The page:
In a sign of the times, the Culinary Union, one of the most powerful collective bargaining powers in Las Vegas, is bringing issues of sexual harassment to public attention as it heads into a strike scenario that will involve close to 50,000 casino workers in Las Vegas.
The union released survey results that show that workers are angry over safety concerns and widespread sexual harassment that continues to plague the no deposit and real money gambling casino culture of Las Vegas.
The union surveyed over 10,000 Vegas casino workers. The respondents, which included 27 percent of hotel housekeepers and 59 percent of cocktail servers, said they had been sexually harassed by managers, guests and others while on the job. The results have caused the union to add a call for stronger safety protections to their list of demands in the union's upcoming contract with casino owners. The old contract expired on May 31st and although no strike has been declared, the lack of a contract means that the strike could begin at any time.
The survey is the catalyst for the Culinary and Bartenders Unions' demands that workers be given greater security. This includes workplace safety, protection from sexual harassment, protection from technological threats, subcontracting and harassment from immigration authorities. The Union’s economic proposals seek to provide union workers with a fair share of Trump tax windfalls and casino operators’ enormous anticipated cash flows. .
The hospitality employees who are preparing to go out on strike after June 1 include: cocktail servers, food servers, porters, bellman, bartenders, guest room attendants, cooks, and kitchen workers who are employed at the casino resorts on the Las Vegas Strip and Downtown Las Vegas.
How Might Safety Concerns Be Addressed?
MGM Resorts has already started to provide safety buttons to their employees, including to housekeeping staff who enter guest rooms. They are also working with the union on the “contract language that expresses our mutual commitment to protecting employees from workplace harassment,” Mary Hynes, MGM spokeswoman, said in a statement.
Another major player on the Las Vegas Strip, Caesars Entertainment, is working with union leaders “to address all important issues, including safety.” It's widely expected that other casinos will feel the pressure to follow suit.
In addition to security demands the workers are looking for better wages and more comprehensive benefits. MGM Resorts and Caesars are offering an average annual increase of about 2.7 percent while the labor groups are seeking an average annual increase of 4 percent for each of the next five years in workers’ wages and benefits which is equivalent to an approximate increase of $1 per hour. The unions are also negotiating to try to prevent the casinos from automating too many of the workers' jobs which would put hundreds, if not thousands, of workers out of work.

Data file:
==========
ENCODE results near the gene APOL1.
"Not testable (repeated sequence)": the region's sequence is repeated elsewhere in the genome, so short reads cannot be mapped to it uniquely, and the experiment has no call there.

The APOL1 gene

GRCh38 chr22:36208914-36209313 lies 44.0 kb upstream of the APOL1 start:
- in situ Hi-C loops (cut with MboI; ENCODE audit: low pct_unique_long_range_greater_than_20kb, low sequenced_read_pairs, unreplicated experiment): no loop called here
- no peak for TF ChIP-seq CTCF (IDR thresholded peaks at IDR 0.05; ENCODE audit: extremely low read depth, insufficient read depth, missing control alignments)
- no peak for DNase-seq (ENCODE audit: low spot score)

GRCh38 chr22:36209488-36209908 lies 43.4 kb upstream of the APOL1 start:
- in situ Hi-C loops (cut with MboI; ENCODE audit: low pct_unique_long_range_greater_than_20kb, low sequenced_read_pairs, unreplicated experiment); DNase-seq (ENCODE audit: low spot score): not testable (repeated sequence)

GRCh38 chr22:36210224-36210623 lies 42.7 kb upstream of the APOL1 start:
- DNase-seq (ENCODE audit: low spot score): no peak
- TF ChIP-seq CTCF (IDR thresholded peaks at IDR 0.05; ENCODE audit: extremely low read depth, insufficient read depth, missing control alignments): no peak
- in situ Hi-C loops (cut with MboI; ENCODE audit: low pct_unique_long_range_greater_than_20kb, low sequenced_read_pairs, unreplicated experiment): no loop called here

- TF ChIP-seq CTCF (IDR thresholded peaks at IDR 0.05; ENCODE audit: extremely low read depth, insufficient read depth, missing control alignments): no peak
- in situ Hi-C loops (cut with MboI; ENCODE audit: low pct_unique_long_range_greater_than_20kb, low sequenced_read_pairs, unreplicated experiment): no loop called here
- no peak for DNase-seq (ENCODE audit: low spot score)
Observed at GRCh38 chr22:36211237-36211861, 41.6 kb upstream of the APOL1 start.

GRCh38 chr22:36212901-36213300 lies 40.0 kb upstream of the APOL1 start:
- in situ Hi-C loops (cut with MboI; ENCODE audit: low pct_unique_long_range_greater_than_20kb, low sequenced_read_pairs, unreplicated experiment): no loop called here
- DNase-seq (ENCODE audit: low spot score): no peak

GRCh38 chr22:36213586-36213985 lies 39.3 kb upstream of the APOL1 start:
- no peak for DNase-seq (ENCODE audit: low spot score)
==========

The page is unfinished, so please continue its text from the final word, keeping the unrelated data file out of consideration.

Neither side is interested in a repeat of the 1984 strike that cost the city millions of dollars over a 2-month period. In 2013 the workers' contract ran out but the workers didn't walk off the job and negotiations continued for several weeks until the new contact was inked.
Analysts estimate that a strike in 2018 would cost the casinos upwards of $10 million per day. At that time. MGM reached an agreement with the unions first and the rest of the operators joined MGM within several months.
The old contract has run out and the new contract hasn't yet been signed but neither the casino owners nor the Culinary Union seems anxious to do anything that would allow a strike to erupt. Both sides have quite a bit to lose – both in lost wages for Culinary Union members and in lost revenues for the casinos. “We are focused on negotiations.” Bethany Khan, the union spokeswoman, said. “We have not set a strike date yet.”
Strike headquarters opened on June 1st but no order has been given for the rank-and-file to walk out. Yet the opening of the headquarters is, in itself, a pressure tactic on the side of the union which has expressed exasperation at the months long talks which have, until now, not resulted in a new contract.
The union members voted 99% in favor of launching a strike if the casinos don't meet their demands. Presently, only MGM Entertainment and Caesars Entertainment Corporation seem close to closing an agreement with the union but if they do come to an understanding it will put a great deal of pressure on the other casinos to join. MGM Entertainment and Caesars operate 18 of the 34 resort-casinos that would be impacted if the bartenders, waitresses, housekeepers, porters and other laborers walk off the job. An MGM spokesperson said that they are confident that it will be able to “resolve the outstanding contract issues and come to an agreement that works for all sides.”
A strike would have a wide impact on business, affecting visitors who travel to Las Vegas for conventions, vacations and events. Vegas is presently expecting about 120,000 people to attend meetings and conventions over the next two weeks alone. The Stanley Cup playoffs, which star the DC Capitals against the Vegas Golden Knights, are presently underway, and have several scheduled games set for the Vegas T-Mobile Arena. Tourism that is centered on those games would also be adversely affected in event of a strike.
“Our resort partners and their union representation have traditionally maintained a good working relationship,” an LVCVA spokesperson said. “We continue to monitor the situation.”